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Neurotoxicology. 2009 Sep;30(5):777-84. doi: 10.1016/j.neuro.2009.08.007. Epub 2009 Sep 2.

Chronic lead exposure alters presynaptic calcium regulation and synaptic facilitation in Drosophila larvae.

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Department of Biological Sciences, University at Albany, SUNY, Albany, NY 12222, USA.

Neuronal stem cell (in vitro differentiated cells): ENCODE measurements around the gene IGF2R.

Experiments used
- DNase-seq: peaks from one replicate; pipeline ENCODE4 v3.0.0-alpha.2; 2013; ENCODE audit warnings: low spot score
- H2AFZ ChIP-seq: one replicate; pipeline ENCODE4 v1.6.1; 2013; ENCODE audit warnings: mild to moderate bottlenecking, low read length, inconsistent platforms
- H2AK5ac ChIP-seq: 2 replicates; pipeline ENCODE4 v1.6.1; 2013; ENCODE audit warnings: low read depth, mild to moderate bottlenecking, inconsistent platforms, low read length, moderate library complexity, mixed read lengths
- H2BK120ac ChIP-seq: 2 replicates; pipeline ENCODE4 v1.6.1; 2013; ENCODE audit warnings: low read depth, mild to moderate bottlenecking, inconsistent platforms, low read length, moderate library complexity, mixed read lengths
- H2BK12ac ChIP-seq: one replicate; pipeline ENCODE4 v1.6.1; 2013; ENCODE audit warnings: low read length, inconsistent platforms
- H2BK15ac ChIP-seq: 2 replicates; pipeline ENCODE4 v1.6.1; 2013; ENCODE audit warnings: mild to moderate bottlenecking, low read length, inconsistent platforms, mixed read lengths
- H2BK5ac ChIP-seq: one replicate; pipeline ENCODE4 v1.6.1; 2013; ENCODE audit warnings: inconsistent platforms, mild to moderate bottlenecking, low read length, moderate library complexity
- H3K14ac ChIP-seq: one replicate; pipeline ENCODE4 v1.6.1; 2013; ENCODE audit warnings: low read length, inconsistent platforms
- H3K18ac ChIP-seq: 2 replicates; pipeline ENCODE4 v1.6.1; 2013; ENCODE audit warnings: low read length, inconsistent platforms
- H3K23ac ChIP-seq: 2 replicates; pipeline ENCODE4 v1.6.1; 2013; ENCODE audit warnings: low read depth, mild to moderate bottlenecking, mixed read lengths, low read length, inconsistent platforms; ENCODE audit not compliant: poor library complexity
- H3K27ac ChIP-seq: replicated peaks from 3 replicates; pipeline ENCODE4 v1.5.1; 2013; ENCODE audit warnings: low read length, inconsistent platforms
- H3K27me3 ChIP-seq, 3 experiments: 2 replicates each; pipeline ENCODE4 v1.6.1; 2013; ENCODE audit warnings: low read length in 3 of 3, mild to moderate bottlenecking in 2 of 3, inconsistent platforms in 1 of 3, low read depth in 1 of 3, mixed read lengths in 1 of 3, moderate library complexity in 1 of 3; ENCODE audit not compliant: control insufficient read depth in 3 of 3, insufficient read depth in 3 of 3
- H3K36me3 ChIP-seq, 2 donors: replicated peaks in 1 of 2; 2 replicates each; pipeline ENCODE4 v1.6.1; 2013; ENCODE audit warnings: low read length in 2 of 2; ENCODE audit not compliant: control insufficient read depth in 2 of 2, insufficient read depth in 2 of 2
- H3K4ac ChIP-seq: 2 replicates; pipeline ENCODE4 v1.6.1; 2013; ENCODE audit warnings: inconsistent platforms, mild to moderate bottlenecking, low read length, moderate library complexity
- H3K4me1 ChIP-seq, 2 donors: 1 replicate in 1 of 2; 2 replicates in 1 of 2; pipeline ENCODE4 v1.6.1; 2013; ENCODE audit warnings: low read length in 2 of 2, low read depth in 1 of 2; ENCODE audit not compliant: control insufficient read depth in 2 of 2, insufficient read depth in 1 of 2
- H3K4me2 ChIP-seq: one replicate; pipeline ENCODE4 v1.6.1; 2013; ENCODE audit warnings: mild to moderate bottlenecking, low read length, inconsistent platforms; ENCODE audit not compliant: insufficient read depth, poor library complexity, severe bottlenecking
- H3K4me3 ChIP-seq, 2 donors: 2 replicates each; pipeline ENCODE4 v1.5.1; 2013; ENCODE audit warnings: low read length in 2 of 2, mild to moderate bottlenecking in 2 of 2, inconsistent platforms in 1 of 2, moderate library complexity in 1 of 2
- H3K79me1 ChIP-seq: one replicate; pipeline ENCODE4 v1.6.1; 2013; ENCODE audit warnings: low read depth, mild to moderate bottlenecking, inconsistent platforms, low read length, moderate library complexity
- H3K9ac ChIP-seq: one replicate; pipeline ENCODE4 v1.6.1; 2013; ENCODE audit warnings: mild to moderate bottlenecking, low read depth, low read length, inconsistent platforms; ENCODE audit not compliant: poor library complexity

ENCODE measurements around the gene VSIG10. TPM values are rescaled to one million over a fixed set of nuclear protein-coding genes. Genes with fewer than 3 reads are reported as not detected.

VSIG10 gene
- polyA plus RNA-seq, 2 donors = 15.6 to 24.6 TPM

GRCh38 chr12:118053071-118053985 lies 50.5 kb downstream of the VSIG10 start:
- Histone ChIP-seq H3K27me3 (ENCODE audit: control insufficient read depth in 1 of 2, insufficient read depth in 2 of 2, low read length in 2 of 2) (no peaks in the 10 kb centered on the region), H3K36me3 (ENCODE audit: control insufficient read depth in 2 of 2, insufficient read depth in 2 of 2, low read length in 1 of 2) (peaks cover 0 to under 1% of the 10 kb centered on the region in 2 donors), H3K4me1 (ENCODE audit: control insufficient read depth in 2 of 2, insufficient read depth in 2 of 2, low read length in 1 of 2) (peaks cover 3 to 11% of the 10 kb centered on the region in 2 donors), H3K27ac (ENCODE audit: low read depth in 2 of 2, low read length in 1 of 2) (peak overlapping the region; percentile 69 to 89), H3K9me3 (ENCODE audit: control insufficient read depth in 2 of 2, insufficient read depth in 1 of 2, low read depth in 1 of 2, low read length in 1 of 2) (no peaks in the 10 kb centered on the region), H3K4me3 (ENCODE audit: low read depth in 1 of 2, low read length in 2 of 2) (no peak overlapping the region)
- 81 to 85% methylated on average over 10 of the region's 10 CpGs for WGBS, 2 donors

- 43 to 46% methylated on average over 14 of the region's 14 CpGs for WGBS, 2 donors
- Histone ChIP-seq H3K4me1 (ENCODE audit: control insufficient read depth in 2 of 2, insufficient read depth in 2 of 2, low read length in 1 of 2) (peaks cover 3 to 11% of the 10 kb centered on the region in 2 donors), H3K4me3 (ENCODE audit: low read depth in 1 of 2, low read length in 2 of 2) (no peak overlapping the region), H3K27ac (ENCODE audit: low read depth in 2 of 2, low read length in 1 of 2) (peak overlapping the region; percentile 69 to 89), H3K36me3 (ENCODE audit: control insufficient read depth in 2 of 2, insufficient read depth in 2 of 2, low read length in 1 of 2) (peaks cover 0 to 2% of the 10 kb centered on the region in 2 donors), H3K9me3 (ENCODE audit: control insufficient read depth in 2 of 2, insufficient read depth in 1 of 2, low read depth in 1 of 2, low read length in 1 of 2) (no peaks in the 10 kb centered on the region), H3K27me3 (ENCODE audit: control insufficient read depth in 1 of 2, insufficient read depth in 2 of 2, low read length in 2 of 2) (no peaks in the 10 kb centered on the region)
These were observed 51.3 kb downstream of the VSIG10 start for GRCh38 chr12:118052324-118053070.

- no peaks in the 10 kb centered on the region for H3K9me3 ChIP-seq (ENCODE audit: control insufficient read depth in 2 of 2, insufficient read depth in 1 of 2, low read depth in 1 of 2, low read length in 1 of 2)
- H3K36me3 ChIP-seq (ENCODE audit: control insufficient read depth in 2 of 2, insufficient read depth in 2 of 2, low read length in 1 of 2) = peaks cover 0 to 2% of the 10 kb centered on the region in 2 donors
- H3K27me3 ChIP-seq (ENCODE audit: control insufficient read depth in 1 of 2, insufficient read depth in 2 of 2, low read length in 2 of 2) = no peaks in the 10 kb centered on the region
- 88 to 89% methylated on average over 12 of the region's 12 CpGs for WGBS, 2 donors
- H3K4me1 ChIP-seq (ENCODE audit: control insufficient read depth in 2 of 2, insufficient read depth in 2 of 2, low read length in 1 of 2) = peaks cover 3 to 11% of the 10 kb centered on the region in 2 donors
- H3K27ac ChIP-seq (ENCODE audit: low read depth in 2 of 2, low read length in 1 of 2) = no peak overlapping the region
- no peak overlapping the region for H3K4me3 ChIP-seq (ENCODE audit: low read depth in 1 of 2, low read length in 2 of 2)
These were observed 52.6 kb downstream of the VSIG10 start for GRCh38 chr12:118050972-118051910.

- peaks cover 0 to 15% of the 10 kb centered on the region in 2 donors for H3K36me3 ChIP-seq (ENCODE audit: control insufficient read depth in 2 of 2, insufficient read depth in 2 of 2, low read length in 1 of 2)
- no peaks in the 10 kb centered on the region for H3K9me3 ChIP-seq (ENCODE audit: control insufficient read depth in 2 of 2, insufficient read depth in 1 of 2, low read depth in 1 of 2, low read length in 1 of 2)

Prolonged exposure to inorganic lead (Pb(2+)) during development has been shown to influence activity-dependent synaptic plasticity in the mammalian brain, possibly by altering the regulation of intracellular Ca(2+) concentration ([Ca(2+)](i)). To explore this possibility, we studied the effect of Pb(2+) exposure on [Ca(2+)](i) regulation and synaptic facilitation at the neuromuscular junction of larval Drosophila. Wild-type Drosophila (CS) were raised from egg stages through the third larval instar in media containing either 0 microM, 100 microM or 250 microM Pb(2+) and identified motor terminals were examined in late third-instar larvae. To compare resting [Ca(2+)](i) and the changes in [Ca(2+)](i) produced by impulse activity, the motor terminals were loaded with a Ca(2+) indicator, either Oregon Green 488 BAPTA-1 (OGB-1) or fura-2 conjugated to a dextran. We found that rearing in Pb(2+) did not significantly change the resting [Ca(2+)](i) nor the Ca(2+) transient produced in synaptic boutons by single action potentials (APs); however, the Ca(2+) transients produced by 10 Hz and 20 Hz AP trains were larger in Pb(2+)-exposed boutons and decayed more slowly. For larvae raised in 250 microM Pb(2+), the increase in [Ca(2+)](i) during an AP train (20 Hz) was 29% greater than in control larvae and the [Ca(2+)](i) decay tau was 69% greater. These differences appear to result from reduced activity of the plasma membrane Ca(2+) ATPase (PMCA), which extrudes Ca(2+) from these synaptic terminals. These findings are consistent with studies in mammals showing a Pb(2+)-dependent reduction in PMCA activity. We also observed a Pb(2+)-dependent enhancement of synaptic facilitation at these larval neuromuscular synapses. Facilitation of EPSP amplitude during AP trains (20 Hz) was 55% greater in Pb(2+)-reared larvae than in controls. These results showed that Pb(2+) exposure produced changes in the regulation of [Ca(2+)](i) during impulse activity, which could affect various aspects of nervous system development. At the mature synapse, this altered [Ca(2+)](i) regulation produced changes in synaptic facilitation that are likely to influence the function of neural networks.

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